If you have a collage of items, you can have them each take up two columns and fit six in one row. If you’re working with a two-column layout, like what I’m doing for our hero, that’s fine too! We can have each one be six columns wide. If we want a nice wide image but a more narrow text area, we can have the image take up nine columns and the text take up just three columns. So much flexibility!

Your column width is the one thing that we actually don’t want to set to a fixed number. As the window size changes from screen to screen, we want the width of our content to be able to accommodate those changes. Instead, we want to set our spacing, the white space outside of our content, according to our 8px scale.

So we’ll we set our column width to “auto” so that it scales with the size of the frame. One less size to worry about!

Gutter and Margin

But what about the gutter and the margin?

Our gutter is the space in between our columns or rows. For our columns, our margin is the left and right space between the edge of the screen and our set of columns. For our rows, our margin is the top and bottom space between the edge of the screen and our set of rows.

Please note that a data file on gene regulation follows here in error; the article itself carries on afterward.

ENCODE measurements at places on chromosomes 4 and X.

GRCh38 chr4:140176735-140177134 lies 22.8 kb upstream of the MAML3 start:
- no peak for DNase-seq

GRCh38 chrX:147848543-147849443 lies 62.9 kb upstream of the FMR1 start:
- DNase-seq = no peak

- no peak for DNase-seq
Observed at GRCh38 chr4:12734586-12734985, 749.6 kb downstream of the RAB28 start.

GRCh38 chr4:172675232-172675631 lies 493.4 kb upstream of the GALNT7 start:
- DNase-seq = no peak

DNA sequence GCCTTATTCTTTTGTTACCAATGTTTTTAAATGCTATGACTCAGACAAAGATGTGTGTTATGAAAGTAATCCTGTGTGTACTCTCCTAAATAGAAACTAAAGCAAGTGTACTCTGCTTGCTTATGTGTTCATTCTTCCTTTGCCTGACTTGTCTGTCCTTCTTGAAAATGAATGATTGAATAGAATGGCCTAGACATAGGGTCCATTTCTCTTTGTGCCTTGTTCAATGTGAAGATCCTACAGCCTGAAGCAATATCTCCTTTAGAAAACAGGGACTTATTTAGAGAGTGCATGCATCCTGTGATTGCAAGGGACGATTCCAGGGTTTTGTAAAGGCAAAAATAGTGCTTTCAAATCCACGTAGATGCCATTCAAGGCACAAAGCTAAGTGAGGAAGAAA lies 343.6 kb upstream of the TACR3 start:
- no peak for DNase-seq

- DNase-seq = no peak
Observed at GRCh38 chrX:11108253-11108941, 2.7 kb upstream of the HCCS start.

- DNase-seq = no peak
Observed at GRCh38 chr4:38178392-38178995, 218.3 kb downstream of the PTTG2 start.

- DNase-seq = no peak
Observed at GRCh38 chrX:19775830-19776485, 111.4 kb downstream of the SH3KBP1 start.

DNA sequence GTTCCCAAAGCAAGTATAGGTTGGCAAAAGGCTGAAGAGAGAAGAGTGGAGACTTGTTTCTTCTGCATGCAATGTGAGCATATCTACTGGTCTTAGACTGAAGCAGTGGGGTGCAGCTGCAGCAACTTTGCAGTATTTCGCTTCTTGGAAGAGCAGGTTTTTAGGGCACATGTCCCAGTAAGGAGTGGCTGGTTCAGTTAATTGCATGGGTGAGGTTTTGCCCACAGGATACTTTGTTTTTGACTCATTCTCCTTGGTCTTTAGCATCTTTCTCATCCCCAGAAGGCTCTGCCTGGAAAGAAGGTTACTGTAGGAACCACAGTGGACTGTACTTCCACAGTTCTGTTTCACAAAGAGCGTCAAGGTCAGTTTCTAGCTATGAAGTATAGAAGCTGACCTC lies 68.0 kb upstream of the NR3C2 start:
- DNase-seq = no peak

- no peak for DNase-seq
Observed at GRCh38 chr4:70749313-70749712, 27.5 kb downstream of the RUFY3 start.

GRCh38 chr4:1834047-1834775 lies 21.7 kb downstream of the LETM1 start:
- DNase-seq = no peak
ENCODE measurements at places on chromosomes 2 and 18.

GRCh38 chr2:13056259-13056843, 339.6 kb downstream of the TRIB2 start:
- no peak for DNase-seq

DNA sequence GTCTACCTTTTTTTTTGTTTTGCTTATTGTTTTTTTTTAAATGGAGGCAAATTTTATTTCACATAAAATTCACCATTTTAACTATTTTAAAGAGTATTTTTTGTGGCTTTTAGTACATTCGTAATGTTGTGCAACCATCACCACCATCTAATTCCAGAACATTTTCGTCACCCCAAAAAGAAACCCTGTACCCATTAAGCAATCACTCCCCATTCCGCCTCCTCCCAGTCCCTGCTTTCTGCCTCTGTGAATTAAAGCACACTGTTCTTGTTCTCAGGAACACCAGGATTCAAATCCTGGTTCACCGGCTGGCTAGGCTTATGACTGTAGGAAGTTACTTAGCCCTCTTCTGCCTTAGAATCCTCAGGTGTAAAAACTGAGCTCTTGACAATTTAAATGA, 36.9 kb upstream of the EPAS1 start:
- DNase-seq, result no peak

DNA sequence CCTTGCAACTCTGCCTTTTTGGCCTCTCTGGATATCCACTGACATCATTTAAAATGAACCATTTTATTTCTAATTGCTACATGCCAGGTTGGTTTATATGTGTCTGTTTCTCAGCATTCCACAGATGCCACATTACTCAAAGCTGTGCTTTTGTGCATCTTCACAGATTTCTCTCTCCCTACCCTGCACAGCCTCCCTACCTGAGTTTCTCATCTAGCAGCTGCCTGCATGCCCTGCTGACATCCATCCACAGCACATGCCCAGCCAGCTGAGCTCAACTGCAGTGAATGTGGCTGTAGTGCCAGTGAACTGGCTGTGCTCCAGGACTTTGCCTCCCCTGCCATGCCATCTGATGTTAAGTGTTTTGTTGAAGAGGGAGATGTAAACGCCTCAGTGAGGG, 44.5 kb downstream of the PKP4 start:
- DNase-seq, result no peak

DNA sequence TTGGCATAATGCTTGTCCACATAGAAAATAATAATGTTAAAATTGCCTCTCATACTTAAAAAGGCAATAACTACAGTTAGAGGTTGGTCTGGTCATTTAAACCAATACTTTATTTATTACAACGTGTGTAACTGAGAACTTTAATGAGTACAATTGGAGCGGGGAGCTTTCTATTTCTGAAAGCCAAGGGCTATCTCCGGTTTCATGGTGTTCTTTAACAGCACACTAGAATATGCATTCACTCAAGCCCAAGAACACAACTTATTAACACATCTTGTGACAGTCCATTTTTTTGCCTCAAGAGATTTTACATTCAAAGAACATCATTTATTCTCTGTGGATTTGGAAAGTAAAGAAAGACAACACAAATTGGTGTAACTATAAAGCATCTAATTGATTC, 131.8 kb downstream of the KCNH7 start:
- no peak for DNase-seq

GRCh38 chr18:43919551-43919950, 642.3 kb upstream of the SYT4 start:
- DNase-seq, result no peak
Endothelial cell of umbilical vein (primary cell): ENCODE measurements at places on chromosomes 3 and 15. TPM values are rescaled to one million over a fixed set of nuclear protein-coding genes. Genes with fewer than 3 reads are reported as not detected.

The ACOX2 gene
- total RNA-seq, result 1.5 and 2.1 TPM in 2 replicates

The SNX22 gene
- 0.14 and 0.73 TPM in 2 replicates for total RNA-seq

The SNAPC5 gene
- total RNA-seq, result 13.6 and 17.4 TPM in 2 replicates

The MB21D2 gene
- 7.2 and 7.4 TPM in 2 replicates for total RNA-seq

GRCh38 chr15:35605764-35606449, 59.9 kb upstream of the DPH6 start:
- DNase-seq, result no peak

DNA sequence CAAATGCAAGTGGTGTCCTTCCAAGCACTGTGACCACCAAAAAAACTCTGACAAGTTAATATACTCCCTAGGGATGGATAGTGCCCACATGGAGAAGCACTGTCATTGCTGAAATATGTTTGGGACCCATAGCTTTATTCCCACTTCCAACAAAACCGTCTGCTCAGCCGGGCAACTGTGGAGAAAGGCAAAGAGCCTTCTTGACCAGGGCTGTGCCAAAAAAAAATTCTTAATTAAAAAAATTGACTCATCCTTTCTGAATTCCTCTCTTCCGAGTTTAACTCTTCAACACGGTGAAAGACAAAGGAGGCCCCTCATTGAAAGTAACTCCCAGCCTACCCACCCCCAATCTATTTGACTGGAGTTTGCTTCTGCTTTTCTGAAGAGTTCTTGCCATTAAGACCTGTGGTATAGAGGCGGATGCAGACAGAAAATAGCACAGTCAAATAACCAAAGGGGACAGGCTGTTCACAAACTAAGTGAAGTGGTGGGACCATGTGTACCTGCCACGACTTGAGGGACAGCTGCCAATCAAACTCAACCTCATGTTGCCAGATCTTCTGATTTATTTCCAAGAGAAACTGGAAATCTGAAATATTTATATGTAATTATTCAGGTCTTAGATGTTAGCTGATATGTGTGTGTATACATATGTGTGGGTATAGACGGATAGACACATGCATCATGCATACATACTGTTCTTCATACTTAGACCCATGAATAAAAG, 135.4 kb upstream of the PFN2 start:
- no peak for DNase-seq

Here’s a diagram to illustrate:

Setting the gutter and margin is the first place where the number 8 comes into play.

8px scale

In an 8px system, everything spacing related is on the 8px scale. That means that your smallest unit will start with 8px, the next will be 16px, then 24px, and you keep going up by 8.

Here’s what the scale looks like:

On occasion, you’ll need something a bit smaller, like when dealing with icons, and you can go down to 4px for those scenarios. But in general, you’ll stick to 8px.

That means that when it comes to picking my gutter and margin values, I don’t have to make up a number – I can refer to this scale.

I don’t know about you, but this gives me a huge sigh of relief.

When you’re still pretty new to design, being given constraints to work within can, ironically, make you freer. It gives you a starting point and reduces decision fatigue. Making decisions becomes easier. Being forced to pick values from that 8px scale helps narrow down your options significantly.

So for our gutters and our margin, we’re going to pick a value from our 8px scale. But which do we pick?


Let’s start with the margin.